I am sitting on a few comments to the recent posts that focus on the coming apart of Christendom, and am not sure I will post these. I am finding these destructive, not constructive. I do not like the mudslinging between traditions.
Yesterday’s post was based on a Protestant scholar’s evaluation of Protestantism; the post tomorrow is based on the concerns of two Protestant pastors about their own tradition. Such things are positive signs for me, that people are willing to consider the log in their own eye instead of the speck in another’s. Some of the commenters could learn something from this.
An example of an individual from one tradition looking into the history of all Christian traditions is John Strickland, through his books on the history of Christendom. Strickland, an Orthodox priest, treats all traditions with respect, but offers criticism where he sees it.
Another example is Paul VanderKLay, who demonstrates an excellent characteristic of being able to hold respectful conversations with Catholics, Orthodox, atheists, whatever – and this from a Dutch Reformed pastor, whose tradition considered the pope the anti-Christ.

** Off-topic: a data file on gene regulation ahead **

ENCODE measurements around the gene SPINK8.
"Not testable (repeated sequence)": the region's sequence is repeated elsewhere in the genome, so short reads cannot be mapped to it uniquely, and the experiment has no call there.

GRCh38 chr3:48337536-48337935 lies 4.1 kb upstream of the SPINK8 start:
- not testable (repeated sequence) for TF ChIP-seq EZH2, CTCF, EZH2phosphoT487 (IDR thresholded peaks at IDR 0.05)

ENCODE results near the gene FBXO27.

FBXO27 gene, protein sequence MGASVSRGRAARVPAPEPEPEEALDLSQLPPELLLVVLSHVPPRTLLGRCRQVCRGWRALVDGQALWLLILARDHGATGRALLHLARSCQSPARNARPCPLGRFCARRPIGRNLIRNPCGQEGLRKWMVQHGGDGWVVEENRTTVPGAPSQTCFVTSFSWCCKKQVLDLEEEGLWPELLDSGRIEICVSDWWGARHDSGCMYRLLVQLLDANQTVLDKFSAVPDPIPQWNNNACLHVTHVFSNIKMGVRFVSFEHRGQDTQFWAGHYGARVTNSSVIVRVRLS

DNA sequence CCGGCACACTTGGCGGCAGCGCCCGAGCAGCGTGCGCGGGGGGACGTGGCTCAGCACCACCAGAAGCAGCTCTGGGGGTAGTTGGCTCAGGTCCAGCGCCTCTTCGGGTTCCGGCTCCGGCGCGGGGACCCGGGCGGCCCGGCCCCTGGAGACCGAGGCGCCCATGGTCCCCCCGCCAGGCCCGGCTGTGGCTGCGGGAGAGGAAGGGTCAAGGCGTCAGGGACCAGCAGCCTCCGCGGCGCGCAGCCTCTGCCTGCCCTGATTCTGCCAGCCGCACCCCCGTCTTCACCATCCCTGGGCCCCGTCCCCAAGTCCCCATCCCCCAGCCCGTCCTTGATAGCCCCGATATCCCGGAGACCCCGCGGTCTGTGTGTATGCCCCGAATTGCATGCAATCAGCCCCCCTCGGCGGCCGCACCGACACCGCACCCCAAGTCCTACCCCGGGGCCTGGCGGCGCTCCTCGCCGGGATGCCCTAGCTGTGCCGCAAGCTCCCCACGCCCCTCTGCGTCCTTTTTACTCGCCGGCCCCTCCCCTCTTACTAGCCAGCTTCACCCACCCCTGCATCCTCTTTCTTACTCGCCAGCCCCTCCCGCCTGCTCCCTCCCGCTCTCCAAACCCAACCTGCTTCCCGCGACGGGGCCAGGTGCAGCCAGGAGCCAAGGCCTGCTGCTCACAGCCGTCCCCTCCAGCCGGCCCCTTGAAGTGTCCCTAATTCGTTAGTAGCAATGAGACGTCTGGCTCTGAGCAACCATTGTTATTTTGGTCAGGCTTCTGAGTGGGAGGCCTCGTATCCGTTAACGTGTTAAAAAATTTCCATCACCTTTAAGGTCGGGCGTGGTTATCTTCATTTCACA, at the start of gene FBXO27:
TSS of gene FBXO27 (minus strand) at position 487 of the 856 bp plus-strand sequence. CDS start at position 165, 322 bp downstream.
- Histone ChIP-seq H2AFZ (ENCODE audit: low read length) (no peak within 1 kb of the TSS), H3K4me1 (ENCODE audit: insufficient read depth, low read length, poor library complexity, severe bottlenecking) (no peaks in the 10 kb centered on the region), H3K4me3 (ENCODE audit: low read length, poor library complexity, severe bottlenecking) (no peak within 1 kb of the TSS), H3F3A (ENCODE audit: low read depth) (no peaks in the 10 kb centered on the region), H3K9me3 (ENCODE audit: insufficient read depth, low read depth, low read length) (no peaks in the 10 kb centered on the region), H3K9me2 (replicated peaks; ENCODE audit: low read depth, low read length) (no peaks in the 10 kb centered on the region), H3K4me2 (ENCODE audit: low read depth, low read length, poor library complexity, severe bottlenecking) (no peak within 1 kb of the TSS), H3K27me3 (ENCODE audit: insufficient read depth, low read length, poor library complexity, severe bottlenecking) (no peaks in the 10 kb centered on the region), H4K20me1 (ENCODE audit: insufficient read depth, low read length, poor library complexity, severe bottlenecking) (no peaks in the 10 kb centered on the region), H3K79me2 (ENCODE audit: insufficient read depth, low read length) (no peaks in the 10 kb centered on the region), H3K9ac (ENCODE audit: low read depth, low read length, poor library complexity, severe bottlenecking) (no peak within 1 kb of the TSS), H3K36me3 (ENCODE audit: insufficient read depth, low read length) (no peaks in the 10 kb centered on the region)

There is value in each tradition, and there are reasons to find fault in each. Going back through history, the opportunities to find examples of either are almost endless.
So, what is my point in writing posts such as these, especially when I know that those who are new to this blog don’t understand my ground rules and purpose? Certainly, it is not to debate theology or doctrine. No one who reads this blog is qualified to speak authoritatively on such topics.
My point is simple: the world is coming apart, and our liberties are being crushed – and this has accelerated in the last twenty months. Only one institution can turn this tide, and the vast majority of the official representatives of this institution have failed completely – if not, in fact, are in service to the enemy.
There is a remnant, to be found out of each tradition, that sees and understands this. The battle this remnant faces is captured in Ephesians 6:12, and I have best described it here.
Those who see the world this way need not tear each other down. We are all we’ve got.